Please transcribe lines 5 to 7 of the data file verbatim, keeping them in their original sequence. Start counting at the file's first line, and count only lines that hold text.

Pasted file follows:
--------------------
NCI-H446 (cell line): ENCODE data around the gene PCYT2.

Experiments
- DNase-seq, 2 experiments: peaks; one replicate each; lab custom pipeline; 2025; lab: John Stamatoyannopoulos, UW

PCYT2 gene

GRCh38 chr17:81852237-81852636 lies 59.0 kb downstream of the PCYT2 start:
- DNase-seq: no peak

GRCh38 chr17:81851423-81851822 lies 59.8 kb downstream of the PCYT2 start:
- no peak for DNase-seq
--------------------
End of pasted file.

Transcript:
GRCh38 chr17:81852237-81852636 lies 59.0 kb downstream of the PCYT2 start:
- DNase-seq: no peak

GRCh38 chr17:81851423-81851822 lies 59.8 kb downstream of the PCYT2 start: